Virtual Enlightenment (2012)
A noise which epitomises youth in the 1990s is the sound which pre-broadband era internet made when dialling up to connect to the World Wide Web. This distinctive series of beeps and hisses are practically engraved into my auditory canals
Every time I have looked at this group of ultramodern paintings by Trevor Jones, in preparation for these brief words on art historical contextualisation, this sound has frolicked on repeat around my head. I think this response, the triggering of a very specific audio-memory, is imperative to my perception of how these pictures fit into my vision of Scottish art history and, as I consider this said context, I hope to clarify to you precisely why this is so.
Before I met with Jones for the first time, I did not anticipate just how excited I would be when I left his studio that evening. When I saw the prototype for the pieces, I knew I was witnessing something absolutely revolutionary in terms of visual art in this country. Jones told me that the works did not have a title, but hinted that he had a desire to christen one of them after the portrait-painting powerhouse, Sir Henry Raeburn (1756-1823). As soon as he mentioned this, I had hoped that the provisional label would stick.
Raeburn painted the portraits of innovators of the Enlightenment period. He did not, however, simply leave us with records of what the prodigious thinkers and doers of the late-eighteenth century once looked like. In addition, he also captured the zeitgeist which motivated their wealth of productivity through the manner in which he painted. He achieved this through absorbing and understanding the philosophy of Thomas Reid (1710-1796). In particular, he noted Reid’s hypothesises regarding how human beings perceive the world around them. A sentence from the philosopher’s Inquiry into the Human Mind (1764) which is repeatedly quoted in order to explain Raeburn’s motivation as an artist is as follows:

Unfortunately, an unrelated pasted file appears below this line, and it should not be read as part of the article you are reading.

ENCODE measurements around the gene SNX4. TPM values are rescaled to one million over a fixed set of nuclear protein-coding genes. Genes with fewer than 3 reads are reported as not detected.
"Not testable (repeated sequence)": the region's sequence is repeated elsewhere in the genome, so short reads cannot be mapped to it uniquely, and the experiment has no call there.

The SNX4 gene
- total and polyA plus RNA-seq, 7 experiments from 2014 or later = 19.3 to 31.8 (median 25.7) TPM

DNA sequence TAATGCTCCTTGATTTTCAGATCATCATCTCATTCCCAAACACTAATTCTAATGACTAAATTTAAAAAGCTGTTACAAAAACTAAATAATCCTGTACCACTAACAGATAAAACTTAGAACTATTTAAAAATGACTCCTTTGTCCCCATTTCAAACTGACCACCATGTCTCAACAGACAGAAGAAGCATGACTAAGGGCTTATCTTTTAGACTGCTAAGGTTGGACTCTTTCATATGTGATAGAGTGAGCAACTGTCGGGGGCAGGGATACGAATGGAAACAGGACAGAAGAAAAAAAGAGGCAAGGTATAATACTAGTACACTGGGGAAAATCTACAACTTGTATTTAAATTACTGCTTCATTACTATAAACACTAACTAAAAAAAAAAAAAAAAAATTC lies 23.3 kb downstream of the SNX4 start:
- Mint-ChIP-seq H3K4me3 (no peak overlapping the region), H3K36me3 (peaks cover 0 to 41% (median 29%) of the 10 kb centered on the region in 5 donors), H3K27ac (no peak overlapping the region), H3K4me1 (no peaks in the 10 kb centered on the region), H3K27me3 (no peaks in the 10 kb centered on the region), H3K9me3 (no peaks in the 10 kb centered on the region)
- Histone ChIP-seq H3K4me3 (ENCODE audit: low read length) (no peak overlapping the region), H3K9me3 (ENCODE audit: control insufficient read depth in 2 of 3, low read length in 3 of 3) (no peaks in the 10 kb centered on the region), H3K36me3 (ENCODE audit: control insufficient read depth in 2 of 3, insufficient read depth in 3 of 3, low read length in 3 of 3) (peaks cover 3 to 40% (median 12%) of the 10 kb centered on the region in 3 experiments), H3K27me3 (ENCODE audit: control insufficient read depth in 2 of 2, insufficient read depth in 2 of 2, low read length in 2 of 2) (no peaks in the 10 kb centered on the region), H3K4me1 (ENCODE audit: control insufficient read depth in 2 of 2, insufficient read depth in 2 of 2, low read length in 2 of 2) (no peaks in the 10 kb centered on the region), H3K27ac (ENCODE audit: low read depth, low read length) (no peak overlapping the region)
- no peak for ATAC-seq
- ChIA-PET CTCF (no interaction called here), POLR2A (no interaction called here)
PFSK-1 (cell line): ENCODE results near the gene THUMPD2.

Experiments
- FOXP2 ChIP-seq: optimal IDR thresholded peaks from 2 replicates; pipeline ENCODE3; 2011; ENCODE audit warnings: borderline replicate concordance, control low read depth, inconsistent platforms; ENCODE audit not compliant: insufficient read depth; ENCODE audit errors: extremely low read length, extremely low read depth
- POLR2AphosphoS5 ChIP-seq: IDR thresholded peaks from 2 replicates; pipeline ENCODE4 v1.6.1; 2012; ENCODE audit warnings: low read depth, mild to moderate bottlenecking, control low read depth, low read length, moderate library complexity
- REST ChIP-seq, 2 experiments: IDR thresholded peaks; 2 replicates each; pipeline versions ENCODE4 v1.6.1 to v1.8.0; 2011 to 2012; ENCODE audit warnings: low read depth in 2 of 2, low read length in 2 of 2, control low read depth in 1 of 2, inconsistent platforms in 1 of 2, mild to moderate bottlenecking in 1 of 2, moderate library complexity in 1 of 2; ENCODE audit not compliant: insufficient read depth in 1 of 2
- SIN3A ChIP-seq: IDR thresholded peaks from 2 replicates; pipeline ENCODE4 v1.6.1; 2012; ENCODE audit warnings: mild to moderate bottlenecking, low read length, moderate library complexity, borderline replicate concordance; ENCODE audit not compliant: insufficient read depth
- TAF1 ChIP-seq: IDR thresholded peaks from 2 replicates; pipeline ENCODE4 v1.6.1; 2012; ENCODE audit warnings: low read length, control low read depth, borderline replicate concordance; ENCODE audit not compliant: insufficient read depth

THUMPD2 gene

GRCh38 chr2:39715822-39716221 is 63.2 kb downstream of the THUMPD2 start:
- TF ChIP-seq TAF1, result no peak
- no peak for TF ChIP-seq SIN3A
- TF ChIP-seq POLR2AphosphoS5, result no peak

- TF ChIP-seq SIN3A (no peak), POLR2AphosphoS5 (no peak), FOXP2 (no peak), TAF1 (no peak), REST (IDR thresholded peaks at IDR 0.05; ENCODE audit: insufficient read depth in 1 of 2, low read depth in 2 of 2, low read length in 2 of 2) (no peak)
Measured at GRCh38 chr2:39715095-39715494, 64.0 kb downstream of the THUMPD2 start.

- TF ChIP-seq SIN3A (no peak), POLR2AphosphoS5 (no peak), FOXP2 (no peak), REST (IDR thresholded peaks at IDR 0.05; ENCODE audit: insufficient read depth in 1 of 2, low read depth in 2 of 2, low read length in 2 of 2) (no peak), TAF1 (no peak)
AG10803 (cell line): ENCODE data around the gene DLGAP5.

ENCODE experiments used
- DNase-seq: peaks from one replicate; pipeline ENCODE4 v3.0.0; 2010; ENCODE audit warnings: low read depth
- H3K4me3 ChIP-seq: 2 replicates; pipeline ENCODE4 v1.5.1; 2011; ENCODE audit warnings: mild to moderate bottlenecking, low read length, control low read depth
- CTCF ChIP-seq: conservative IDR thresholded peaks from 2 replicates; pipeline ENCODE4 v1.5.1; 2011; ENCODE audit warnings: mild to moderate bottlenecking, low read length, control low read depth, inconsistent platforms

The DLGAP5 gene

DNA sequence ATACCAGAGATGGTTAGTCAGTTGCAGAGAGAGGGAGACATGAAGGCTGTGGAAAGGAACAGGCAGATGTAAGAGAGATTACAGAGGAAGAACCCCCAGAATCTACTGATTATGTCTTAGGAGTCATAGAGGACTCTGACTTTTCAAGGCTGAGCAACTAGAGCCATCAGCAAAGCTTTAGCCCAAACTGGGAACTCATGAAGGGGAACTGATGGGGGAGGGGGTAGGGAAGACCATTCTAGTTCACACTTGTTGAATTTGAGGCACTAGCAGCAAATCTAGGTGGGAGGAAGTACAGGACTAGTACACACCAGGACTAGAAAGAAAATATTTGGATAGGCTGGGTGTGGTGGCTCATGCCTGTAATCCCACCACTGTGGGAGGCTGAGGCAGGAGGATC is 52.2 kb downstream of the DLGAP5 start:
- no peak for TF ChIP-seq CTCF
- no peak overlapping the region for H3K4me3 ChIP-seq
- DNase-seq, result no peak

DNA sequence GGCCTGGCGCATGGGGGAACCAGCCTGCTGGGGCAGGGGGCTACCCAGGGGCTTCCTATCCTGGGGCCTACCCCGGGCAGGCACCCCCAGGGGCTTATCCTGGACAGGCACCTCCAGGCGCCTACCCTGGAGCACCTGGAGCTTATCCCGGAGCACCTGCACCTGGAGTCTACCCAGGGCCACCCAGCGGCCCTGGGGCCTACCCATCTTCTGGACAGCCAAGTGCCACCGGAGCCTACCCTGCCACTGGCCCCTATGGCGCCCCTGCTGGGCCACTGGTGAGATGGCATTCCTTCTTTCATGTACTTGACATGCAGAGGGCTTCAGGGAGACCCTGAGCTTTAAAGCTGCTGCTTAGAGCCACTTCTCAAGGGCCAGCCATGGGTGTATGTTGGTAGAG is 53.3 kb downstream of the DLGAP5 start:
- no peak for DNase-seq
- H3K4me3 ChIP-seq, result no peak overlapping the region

The visible appearance of an object is extremely different from the notion of it which experience teaches us to form by sight.
Inspired, Raeburn endeavoured to supply his viewer with fragments of a subject rather than a distinct final composition. He wanted his audience to mentally construct pictures themselves and so he did not dictate to them how they should see things based on his own discernment. Reid had taught him that perception in humans was certainly not a uniform experience and so he sought to eradicate this presumption in art. The product of this principal aim was the trademark style which Raeburn is celebrated for. Brushstrokes flow loosely and hastily together to create flurries of paint and diverse visual anchors. Eyes, as a result, are unable to rest on one single specific form. They are instead left vigorously vibrating and darting all around the canvas – trying to piece together a mental jigsaw as if they were scanning Raeburn’s sitter in the flesh.